As a test of the phosphene hypothesis, cuing a single target in the premotion period (Fig. 5) produced drastically different results from stimulating the SC in the same period (Fig. 4). However, we might not reject the phosphene hypothesis if SC stimulation and a veridical visual cue in the same period produced effects that differed only in magnitude. But such a qualitative (as well as quantitative) difference in the results is in disagreement with the phosphene hypothesis and instead points toward the idea that stimulation of the intermediate layers of the SC directs attention through some means other than a phosphene.
Test 4: stimulating the visual layers of the SC
Our final manipulation was to stimulate in the superficial layers of the SC. Evidence exists of stimulation among the visual neurons in primary visual cortex producing phosphenes (Brindley and Lewin, 1968a,b; Dobelle and Mladejovsky, 1974; Dobelle et al., 1974; Schmidt et al., 1996; Lee et al., 2000), and we reasoned that stimulating the more overtly visual neurons in the superficial layers would make any visual consequence of the stimulation even more salient, produce a stronger cue, and thereby increase our chances of seeing a strong effect of stimulation. A stronger cue should logically result in an even larger effect on performance if the phosphene hypothesis was correct.
Because comparison with our base experiment results was critical, we required the receptive fields at the stimulation sites in the superficial layers to be spatially consistent with the movement fields we obtained in the intermediate layers. We were able to meet this criterion at six of the eight SC locations we studied. When stimulating the superficial layers, we used the same stimulation parameters that produced attentional enhancement in the intermediate layers. Therefore, except for the depth of the electrode, the superficial layer stimulation experiments (Fig. 6A) were identical to the base experiments done in the intermediate layers (Fig. 2A).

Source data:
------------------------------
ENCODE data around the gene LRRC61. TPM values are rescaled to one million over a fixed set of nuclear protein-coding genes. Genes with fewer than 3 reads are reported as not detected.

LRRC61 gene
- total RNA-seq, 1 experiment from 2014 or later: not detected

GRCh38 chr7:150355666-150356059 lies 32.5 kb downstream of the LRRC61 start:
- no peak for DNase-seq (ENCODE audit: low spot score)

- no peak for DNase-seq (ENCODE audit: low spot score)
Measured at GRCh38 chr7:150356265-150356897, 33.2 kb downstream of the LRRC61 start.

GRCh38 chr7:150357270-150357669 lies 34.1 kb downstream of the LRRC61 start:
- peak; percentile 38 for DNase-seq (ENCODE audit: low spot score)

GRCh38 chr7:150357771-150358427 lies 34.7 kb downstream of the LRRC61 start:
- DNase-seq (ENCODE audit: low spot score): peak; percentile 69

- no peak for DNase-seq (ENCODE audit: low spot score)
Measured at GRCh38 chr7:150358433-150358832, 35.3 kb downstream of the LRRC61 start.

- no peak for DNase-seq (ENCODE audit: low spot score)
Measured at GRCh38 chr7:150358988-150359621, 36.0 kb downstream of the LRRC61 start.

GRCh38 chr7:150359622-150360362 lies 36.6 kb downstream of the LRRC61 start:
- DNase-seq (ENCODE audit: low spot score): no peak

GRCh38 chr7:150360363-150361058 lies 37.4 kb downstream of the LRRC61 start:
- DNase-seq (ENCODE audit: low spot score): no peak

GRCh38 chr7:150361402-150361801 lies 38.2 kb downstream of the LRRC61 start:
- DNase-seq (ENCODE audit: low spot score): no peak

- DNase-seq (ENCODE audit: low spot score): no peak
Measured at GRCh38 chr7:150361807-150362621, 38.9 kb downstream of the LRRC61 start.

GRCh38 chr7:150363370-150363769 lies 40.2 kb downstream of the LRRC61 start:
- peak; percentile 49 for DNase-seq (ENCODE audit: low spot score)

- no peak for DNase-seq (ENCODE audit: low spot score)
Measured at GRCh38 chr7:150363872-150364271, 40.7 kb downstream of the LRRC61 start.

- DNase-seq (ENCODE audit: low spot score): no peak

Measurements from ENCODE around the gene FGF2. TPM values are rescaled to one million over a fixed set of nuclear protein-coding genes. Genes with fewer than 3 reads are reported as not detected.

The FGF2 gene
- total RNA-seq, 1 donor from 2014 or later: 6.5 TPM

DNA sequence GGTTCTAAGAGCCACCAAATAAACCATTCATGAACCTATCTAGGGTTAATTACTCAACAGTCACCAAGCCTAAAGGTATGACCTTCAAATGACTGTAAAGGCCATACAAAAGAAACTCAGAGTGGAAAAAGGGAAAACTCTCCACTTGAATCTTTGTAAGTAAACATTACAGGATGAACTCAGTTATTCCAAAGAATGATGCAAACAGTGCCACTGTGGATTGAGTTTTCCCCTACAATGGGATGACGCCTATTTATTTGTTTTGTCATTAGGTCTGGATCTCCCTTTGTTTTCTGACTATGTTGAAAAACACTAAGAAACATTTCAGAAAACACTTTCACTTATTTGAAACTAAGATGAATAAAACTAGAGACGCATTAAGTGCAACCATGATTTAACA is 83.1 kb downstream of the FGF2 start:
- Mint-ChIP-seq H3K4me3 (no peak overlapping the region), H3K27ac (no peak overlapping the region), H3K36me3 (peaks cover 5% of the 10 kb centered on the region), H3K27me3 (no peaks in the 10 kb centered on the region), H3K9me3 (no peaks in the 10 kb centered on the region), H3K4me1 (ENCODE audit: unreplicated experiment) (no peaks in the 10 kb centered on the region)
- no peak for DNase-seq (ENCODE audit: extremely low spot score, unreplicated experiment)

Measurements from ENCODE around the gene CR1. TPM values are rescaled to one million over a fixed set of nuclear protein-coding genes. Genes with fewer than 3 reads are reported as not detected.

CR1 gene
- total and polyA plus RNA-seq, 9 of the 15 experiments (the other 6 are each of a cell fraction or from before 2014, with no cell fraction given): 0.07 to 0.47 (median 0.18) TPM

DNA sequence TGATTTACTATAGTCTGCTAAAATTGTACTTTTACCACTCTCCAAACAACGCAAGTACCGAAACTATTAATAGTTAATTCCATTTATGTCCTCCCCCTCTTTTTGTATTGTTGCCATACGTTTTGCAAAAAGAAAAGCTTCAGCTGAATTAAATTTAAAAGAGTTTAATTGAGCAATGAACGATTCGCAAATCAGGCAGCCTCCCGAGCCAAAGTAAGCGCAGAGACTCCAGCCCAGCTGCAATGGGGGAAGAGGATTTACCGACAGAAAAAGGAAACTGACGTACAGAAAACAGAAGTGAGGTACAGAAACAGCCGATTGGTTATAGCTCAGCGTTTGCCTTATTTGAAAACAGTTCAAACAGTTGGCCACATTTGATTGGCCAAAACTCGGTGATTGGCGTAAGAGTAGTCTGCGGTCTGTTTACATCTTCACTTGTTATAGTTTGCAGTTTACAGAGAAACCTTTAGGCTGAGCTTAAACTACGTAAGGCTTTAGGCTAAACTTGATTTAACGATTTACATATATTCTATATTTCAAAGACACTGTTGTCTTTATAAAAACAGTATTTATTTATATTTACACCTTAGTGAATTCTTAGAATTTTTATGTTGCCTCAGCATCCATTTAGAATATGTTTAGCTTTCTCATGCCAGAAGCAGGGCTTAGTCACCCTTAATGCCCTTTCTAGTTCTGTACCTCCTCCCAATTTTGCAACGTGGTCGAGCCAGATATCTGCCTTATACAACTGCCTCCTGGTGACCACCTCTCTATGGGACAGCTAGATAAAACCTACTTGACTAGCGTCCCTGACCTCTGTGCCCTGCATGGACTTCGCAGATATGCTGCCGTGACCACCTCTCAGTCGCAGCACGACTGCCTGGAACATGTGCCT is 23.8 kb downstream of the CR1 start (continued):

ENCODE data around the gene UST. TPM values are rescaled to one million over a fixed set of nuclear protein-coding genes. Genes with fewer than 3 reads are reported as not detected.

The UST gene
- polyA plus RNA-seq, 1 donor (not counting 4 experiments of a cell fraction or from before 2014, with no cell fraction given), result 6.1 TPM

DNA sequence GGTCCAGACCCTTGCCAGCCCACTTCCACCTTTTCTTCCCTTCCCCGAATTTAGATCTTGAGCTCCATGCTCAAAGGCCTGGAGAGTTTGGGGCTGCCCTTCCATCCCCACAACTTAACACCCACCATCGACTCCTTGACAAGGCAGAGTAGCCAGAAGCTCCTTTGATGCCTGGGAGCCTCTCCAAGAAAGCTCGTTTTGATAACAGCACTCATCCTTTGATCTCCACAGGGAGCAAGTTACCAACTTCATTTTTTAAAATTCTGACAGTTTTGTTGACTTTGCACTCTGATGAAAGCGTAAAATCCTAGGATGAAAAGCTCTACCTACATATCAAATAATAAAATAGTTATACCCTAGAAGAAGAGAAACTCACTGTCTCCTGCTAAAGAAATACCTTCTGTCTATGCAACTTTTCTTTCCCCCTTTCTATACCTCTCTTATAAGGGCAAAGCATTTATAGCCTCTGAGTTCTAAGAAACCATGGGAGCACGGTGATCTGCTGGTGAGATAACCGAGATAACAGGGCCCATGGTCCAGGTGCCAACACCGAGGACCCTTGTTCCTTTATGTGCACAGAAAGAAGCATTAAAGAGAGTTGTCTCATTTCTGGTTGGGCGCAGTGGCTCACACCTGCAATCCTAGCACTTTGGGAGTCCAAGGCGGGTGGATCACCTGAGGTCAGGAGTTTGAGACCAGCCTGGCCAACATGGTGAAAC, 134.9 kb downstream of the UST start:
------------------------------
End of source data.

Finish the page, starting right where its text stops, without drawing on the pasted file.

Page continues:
For stimulation in the superficial layers of the SC, Figure 6B shows the changes in performance at the target locations overlapping the visual receptive fields represented by the stimulation sites at each SC location. The base data from stimulating the intermediate layers are in the background in gray. Performance did not change much with superficial layer stimulation. There was a small significant effect on hits (6.0% increase; p = 0.009), and false positives decreased slightly but significantly (−3.4%; p = 0.001). The z-scores of these changes are shown in Figure 6C. Note that in contrast to stimulating the intermediate layers, very few of the changes from superficial layer stimulation were significant (i.e., lying outside the shaded regions). The overall change in hits was significantly lower for superficial layer stimulation than for intermediate layer stimulation (9.5% lower; p < 0.004). The changes in false positives were lower overall for superficial layer stimulation than our base data (2.9% lower) but not significantly so (p = 0.034).
We conclude that although stimulation of the visual neurons did improve performance slightly, the increase was not nearly as large as that obtained in the intermediate layers and very different from that obtained with a veridical visual cue in the same period (test 1) (Fig. 3), counter to the expectations of the phosphene hypothesis.
Summary of results
The results of our tests of the phosphene hypothesis are summarized in Figure 7, organized in the same format used in Figure 1C to outline the different experiments. For the base and each test, we plotted the mean and SE of the changes in hits (ordinate of each graph) versus the mean and SE of the changes in false positives (abscissa) pooled over all of the SC locations tested. That is, each point represents the mean effect for the base experiment or one of the tests over all SC locations. For ease of comparison, the mean and SE for all of the experiments are shown in all of the graphs in gray. The relevant mean and SE on each graph is plotted in black and further highlighted by the black line connecting it to the origin. In contrast to the base results, the veridical visual cues (tests 1 and 3) always produced an increase in false positives as well as hits. This implies a potential increase in performance from the cue but one that is qualitatively different from the base result. The remaining tests using stimulation (tests 2 and 4) also differed from the base result but showed a decrease rather than an increase in false positives, again indicating a very different effect between presenting a veridical visual cue and stimulating the SC, regardless of timing.